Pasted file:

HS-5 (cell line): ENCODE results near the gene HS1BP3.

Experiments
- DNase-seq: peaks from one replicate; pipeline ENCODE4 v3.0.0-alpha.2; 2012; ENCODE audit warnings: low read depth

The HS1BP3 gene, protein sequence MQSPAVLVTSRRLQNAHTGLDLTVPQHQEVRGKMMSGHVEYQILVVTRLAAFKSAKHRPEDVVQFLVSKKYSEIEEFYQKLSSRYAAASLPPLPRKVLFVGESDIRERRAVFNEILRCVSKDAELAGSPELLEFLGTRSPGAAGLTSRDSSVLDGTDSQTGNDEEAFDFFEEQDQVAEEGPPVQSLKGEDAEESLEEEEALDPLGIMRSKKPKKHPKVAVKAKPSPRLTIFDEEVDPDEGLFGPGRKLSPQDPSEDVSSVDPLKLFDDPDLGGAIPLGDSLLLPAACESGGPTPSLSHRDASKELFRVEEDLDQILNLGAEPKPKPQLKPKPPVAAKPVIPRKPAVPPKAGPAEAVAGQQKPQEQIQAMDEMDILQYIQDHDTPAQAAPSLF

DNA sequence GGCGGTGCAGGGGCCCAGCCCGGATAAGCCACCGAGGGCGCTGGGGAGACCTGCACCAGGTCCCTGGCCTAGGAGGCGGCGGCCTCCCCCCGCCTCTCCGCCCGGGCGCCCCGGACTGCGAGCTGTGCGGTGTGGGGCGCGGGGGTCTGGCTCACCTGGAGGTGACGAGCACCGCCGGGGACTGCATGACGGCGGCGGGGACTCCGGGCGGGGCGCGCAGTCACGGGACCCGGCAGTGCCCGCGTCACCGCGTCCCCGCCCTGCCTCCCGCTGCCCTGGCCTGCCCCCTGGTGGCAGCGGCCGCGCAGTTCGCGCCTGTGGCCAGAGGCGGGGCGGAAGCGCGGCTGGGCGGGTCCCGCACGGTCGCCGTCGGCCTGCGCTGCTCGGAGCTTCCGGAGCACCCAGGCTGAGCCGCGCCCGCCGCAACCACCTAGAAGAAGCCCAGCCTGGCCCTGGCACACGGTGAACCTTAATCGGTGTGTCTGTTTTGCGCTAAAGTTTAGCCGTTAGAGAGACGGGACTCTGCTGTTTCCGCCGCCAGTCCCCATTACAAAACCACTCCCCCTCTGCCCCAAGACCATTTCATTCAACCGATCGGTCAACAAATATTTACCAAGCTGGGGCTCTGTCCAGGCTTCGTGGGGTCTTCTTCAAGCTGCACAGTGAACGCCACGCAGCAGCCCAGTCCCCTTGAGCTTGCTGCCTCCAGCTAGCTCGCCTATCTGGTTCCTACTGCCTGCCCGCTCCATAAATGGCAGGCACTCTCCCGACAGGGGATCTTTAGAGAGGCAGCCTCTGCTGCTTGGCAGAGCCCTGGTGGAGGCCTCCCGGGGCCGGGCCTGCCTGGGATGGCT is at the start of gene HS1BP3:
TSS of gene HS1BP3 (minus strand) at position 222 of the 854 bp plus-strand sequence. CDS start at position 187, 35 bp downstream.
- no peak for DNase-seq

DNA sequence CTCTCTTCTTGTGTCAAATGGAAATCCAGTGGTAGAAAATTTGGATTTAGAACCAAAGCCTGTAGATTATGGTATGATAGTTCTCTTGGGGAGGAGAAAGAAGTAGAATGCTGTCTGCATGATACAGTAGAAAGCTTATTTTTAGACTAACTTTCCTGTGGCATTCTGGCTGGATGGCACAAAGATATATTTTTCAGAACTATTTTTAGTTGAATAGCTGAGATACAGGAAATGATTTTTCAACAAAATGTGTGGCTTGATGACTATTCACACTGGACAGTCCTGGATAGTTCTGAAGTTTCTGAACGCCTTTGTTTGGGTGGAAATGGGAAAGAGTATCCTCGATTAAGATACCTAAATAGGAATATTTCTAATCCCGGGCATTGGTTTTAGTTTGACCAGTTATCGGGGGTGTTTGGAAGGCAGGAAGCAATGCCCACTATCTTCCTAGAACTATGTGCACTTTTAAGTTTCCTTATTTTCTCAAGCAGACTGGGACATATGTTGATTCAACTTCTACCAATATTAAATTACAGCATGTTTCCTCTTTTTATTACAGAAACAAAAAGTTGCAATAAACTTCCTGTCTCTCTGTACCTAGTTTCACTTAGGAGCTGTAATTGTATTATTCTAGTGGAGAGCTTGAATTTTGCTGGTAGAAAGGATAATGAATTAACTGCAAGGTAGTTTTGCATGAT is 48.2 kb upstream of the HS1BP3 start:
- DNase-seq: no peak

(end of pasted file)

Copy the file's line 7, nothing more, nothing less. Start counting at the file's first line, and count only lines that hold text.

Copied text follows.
- no peak for DNase-seq